Whether you’re placing a bet at a casino or settling on a business or investment strategy, you’re probably using a system. And the system needn’t be consciously constructed. Instead, it may be at the level of your brain’s dopamine and neurotransmitter networks, which are, in turn, influenced by your genes.
In a study conducted by researchers at the University of California, Berkeley and the University of Illinois at Urbana-Champaign, it has been revealed that betting decisions in a simple competitive game are influenced by the specific variants of dopamine-regulating genes in a person’s brain. The study showed a surprising correlation between gene-variant patterns and two kinds of competitive behavior—reinforcement learning and belief learning.
Reinforcement learning is relatively simple. It involves a trial-and-error approach to weighing the consequences of your own actions. Belief learning, however, is more sophisticated. It involves making a mental model of the other players, in order to anticipate and respond to their actions.
“This study shows that genes influence complex social behavior, in this case strategic behavior,” said study leader Ming Hsu, Ph.D., an assistant professor of marketing at UC Berkeley’s Haas School of Business and a member of the Helen Wills Neuroscience Institute. “We now have some clues about the neural mechanisms through which our genes affect behavior.”
According to a release issued by the UC Berkeley News Center, Dr. Hsu indicated that the implications for business are potentially vast but unclear. He cited the possibility of training workforces to be more strategic. He also suggested that the findings could significantly affect our understanding of diseases involving dopamine, such as schizophrenia, as well as disorders of social interaction, such as autism.
The UC Berkeley release also described how Dr. Hsu and colleagues scrutinized genes involved in regulating dopamine concentrations in brain areas associated with strategic thinking. The researchers began by enlisting as subjects a group of 217 undergraduates at the National University of Singapore, all of whom had had their genomes scanned for some 700,000 genetic variants. Then the researchers focused on 143 variants within 12 genes involved in regulating dopamine.
Some of the 12 genes are primarily involved in regulating dopamine in the prefrontal cortex, which is the executive part of the brain (and influences belief learning), while others primarily regulate dopamine in the striatum, which deals with motivation (and influences reinforcement learning). According to earlier studies, which used functional magnetic resonance imaging, these brain regions display intense activity when people play competitive games.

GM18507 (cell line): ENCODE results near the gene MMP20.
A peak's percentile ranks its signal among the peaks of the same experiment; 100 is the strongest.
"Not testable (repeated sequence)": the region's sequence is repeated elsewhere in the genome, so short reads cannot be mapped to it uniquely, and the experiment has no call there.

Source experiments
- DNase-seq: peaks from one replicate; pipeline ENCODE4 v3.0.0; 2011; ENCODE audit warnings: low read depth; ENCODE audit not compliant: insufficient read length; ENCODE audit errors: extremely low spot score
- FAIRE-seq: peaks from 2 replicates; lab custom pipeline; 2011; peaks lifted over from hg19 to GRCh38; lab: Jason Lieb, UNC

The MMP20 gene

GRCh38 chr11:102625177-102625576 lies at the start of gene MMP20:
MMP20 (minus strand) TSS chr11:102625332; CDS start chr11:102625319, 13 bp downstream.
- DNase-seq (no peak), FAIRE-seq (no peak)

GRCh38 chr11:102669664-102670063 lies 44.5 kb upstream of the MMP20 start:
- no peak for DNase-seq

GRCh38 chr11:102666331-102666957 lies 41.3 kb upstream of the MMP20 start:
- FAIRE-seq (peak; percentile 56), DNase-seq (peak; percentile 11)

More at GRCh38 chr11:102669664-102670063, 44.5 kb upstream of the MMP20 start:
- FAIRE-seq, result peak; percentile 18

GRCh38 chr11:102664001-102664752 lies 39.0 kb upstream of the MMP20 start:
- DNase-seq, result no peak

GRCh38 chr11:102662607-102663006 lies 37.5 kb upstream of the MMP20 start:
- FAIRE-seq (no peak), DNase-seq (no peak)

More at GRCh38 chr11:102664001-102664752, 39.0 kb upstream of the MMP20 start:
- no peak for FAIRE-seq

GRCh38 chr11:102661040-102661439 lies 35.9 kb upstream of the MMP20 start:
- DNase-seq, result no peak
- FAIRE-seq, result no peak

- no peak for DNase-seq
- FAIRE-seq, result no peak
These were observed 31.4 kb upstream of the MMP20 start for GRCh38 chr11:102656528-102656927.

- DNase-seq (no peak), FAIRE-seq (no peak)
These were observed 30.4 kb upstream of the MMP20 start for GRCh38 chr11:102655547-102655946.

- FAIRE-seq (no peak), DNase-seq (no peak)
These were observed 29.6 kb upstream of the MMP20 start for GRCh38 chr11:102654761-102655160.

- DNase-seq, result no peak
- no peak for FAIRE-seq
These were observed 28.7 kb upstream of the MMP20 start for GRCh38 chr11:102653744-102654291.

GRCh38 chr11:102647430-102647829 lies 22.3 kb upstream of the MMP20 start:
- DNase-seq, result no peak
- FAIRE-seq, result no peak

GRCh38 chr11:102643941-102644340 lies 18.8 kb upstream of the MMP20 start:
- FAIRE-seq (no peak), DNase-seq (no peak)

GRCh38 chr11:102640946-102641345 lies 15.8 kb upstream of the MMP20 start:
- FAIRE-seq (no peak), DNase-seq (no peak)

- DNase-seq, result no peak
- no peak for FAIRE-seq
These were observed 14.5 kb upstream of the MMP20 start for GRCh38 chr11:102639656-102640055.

The researchers presented their results June 16 in the Proceedings of the National Academy of Sciences, in an article entitled “Dissociable contribution of prefrontal and striatal dopaminergic genes to learning in economic games.” They described how they combined computational modeling of strategic learning with a pathway approach to characterize association of strategic behavior with variations in the dopamine pathway.
“Specifically, using gene-set analysis, we systematically examined contribution of different dopamine genes to variation in a multistrategy competitive game,” the authors wrote. “We found that variation in genes that primarily regulate prefrontal dopamine clearance—catechol-O-methyl transferase and two isoforms of monoamine oxidase—modulated degree of belief learning across individuals. Furthermore, variation in genes that primarily regulate striatal dopamine function—dopamine transporter and D2 receptors—was significantly associated with the learning rate.” The learning rate, in this context, refers to how quickly the study subjects forgot past experiences and changed strategy.
“We were surprised by the degree of overlap, but it hints at the power of studying the neural and genetic levels under a single mathematical framework, which is only beginning in this area,” Dr. Hsu remarked. He is currently collaborating with other scientists to correlate career achievements in older adults with genes and performance on competitive games, to see which brain regions and types of learning are most important for different kinds of success in life.